Who is Really to Blame for Cybersecurity Breaches?

IT departments take most of the responsibility for the company cybersecurity. However, how fair is it to charge them with 100% of responsibility for everything that happens there? Cynthia James shares her thoughts on this matter.

The vast majority of IT organizations today have a big problem: the rest of the company considers them to be 100% responsible for cybersecurity.  Holding them accountable for some aspects of cybersecurity makes sense, but they certainly can’t be considered wholly responsible.  In fact, IT staff are really in about the same position as police officers: while cops can discourage criminals and thwart some crimes, they certainly can’t be considered responsible for every successful crime that occurs. Nor is it their fault that so many people leave their doors (or mobile endpoints) unlocked and become unwitting targets. And yet, organizations very often fire someone in IT, if not the CIO, when breaches occur.

Security isn’t necessarily a hard problem to solve. If IT had complete control over the organization, they could easily ensure there were never any breaches: dig a moat around the company, throw in a hundred alligators and prohibit anything or anyone from coming in or going out. It’s simple, albeit medieval.

Of course businesses cannot function with this sort of “isolation solution”. It’s impossible for any enterprise to succeed today without multiple ingress and egress points for people, information and communication. And with all those moving parts, there are many things IT can’t control. One solution – come up with an equation that helps gauge the degree IT can or should be held accountable for cybersecurity.

Insurance companies have created good models for this: when examining a traffic accident for example, they determine precisely what percentage of blame each element involved in the crash is responsible for. The key factors might include: weather (5%), worn tires (12%), the driver’s inexperience (17%) and the pig in the intersection (66%). If we actually applied this sort of formula to any given breach of a company, we would probably have to conclude that IT is less than 20% responsible

A list of other factors to consider when assessing fault in a cyber breach include:

  • Executives don’t support employee cybersecurity training
  • Marketing has launched new “customer portals”, greatly increasing the company’s attack surface

o   The data captured from these portals is valuable to cyber-criminals

  • Executive staff are regularly spear-phished
  • Mobile policies are regularly violated

o   Employees download free apps from suspect sources

o   Employees connect personal mobile devices directly to the business network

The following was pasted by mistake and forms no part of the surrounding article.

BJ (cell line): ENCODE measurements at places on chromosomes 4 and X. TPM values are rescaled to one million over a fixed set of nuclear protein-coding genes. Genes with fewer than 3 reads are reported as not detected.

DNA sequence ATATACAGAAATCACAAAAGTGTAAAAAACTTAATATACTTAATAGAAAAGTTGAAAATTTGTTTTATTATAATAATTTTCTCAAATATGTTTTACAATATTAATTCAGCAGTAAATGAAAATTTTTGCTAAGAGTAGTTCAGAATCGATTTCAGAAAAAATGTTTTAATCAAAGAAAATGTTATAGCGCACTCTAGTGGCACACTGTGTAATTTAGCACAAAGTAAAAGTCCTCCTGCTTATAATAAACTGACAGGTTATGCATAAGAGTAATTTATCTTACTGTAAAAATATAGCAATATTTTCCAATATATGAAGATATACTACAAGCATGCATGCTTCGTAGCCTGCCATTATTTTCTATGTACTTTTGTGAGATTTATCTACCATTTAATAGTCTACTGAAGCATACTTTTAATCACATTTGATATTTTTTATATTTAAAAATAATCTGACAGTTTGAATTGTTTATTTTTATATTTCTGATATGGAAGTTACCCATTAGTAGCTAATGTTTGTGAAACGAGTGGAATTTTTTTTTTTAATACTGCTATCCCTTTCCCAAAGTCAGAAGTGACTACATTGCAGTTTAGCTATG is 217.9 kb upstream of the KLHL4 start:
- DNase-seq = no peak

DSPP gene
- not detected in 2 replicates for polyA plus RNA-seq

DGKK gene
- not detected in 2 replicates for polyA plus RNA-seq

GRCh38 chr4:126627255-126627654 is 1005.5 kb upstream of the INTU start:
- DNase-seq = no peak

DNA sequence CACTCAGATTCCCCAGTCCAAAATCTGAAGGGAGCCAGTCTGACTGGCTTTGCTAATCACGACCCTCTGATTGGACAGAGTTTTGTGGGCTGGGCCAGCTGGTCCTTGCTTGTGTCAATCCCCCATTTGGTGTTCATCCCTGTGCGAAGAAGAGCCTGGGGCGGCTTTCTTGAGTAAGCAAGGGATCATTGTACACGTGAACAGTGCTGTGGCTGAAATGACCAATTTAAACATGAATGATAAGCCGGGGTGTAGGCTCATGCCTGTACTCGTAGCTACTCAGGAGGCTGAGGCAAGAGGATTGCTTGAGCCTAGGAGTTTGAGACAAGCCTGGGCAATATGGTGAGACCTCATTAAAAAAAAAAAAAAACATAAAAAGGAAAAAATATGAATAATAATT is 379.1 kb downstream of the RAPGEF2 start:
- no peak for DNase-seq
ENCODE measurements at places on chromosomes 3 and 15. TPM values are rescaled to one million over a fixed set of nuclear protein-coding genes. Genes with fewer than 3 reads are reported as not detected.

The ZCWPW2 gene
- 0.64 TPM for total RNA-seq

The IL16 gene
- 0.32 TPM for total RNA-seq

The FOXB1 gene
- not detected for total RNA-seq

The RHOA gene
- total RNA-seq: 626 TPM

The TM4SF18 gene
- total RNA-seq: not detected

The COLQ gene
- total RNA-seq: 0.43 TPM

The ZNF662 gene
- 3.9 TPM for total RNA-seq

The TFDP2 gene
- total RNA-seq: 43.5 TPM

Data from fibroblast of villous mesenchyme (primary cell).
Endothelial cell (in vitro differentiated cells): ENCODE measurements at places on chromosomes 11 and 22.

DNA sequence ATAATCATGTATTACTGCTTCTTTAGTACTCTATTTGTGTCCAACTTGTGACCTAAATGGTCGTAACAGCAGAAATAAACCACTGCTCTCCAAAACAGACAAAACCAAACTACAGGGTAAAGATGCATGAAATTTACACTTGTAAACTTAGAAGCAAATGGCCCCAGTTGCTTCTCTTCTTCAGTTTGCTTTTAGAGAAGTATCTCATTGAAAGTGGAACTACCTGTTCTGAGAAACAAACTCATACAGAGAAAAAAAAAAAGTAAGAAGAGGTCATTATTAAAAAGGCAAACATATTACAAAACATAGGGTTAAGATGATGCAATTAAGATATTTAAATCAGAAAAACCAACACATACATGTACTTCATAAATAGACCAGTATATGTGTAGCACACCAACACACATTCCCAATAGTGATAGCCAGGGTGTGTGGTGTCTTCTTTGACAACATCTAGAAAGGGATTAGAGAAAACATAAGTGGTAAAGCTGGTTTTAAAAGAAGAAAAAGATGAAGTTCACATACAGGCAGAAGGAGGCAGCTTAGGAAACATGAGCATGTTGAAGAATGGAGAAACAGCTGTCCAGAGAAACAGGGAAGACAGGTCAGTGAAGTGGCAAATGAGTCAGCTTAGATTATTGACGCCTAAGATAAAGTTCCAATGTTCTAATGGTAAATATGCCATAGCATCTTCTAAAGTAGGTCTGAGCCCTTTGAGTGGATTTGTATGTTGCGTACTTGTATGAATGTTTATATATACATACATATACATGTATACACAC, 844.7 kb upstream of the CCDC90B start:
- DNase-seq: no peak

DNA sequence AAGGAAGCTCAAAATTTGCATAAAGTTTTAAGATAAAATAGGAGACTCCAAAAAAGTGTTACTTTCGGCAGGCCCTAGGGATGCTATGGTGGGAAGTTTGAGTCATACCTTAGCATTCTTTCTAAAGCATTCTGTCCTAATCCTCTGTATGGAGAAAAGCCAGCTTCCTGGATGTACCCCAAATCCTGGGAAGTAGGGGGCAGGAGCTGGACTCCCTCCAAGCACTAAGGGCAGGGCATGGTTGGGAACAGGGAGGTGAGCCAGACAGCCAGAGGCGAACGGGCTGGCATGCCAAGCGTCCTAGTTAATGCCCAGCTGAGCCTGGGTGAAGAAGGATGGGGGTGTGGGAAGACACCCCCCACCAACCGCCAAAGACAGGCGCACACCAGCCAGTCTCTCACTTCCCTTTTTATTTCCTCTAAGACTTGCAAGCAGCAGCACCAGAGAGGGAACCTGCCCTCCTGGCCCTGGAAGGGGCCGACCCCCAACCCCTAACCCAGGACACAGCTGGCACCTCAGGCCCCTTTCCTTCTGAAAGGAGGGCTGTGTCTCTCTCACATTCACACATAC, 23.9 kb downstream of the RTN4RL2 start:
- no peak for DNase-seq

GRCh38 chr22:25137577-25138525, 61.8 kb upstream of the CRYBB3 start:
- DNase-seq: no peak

IT rarely has the ability to constrain any of these activities, yet every single one of them compromises the company’s security.

Such a scenario is unfair to IT. But the bigger concern is that as long as IT acts as the “fall guy”, none of the other departments in the company are taking responsibility for the security ramifications of the choices they are making.

Here are a few suggestions for fixing the problem:

1.)   Publicize the responsibility equation and identify the departments and individuals who had some involvement in a breach. (A side benefit: it might actually embarrass people into following policies.)

2.)   Add a question at the bottom of every IT request that reads:

What effect will your request have on the company’s level of cyber security?

  1. Increase
  2. Decrease
  3. Neutral

At first, people may not understand the question and will leave it blank. When they learn the field is mandatory, they will choose “neutral”. IT can then step in and explain that security risk usually increases when expanding a network or collecting and storing additional valuable customer data. 

Over time, employees can be re-trained to understand the true definition of a company’s cybersecurity posture. “Security posture” is less controlled than it sounds. Yes, it’s formed by hardware, software and the hopes and dreams (aka, “mandated policies”) of the IT organization, but also shaped by the constant security choices each employee makes on a daily basis.


Cynthia James is Director of Business Development, CISSP, for Kaspersky Lab’s technology integration group.  Her career in IT spans 25 years with eight years spent in the anti-cybercrime arena. James’ speaks often on cybersecurity topics and is the author of Stop Cybercrime from Ruining Your Life!  Sixty Secrets to Keep You Safe